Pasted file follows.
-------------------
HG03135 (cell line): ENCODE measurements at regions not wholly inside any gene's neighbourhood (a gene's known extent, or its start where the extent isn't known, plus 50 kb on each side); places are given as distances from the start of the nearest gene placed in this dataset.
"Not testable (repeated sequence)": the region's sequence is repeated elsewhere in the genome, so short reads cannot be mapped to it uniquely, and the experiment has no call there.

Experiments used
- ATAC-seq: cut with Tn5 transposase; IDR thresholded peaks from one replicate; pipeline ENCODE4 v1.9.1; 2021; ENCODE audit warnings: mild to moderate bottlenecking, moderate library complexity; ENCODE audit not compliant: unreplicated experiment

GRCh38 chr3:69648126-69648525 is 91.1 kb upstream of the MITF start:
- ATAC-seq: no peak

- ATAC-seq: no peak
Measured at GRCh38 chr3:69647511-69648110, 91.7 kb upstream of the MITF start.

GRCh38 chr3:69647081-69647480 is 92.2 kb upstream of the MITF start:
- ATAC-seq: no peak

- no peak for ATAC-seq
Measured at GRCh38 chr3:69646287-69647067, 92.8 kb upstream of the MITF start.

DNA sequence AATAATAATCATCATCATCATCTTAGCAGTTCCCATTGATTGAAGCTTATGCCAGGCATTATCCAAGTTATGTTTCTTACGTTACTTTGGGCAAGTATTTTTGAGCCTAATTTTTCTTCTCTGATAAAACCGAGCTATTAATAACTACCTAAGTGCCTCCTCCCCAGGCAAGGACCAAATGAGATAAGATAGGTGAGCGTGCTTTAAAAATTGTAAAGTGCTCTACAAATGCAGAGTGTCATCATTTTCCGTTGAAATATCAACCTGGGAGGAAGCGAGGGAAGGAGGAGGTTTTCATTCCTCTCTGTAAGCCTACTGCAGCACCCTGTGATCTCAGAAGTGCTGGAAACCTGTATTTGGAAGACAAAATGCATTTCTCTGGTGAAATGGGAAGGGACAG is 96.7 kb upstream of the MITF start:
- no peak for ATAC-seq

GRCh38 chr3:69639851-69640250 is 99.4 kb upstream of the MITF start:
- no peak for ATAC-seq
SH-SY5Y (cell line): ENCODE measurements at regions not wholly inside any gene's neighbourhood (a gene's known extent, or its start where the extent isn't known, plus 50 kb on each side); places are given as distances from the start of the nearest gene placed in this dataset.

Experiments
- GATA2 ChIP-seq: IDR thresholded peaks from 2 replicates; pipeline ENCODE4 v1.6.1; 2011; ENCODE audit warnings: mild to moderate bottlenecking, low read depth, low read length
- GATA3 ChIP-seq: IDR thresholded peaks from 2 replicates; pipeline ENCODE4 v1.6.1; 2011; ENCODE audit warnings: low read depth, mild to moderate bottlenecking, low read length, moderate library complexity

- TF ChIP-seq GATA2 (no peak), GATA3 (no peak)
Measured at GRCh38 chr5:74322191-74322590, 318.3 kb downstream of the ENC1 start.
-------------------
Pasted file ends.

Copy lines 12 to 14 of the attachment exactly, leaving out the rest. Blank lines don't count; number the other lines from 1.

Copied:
Measured at GRCh38 chr3:69646287-69647067, 92.8 kb upstream of the MITF start.

DNA sequence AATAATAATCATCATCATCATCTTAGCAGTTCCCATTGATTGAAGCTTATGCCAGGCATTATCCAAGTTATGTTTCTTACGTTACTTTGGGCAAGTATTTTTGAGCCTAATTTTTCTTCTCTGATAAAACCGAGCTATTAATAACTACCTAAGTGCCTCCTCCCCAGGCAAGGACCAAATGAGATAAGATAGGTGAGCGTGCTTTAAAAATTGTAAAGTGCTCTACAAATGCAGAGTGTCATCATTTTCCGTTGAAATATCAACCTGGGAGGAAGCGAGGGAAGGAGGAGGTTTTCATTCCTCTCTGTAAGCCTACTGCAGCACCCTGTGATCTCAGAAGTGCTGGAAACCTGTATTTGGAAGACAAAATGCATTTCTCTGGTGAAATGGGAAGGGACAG is 96.7 kb upstream of the MITF start:
- no peak for ATAC-seq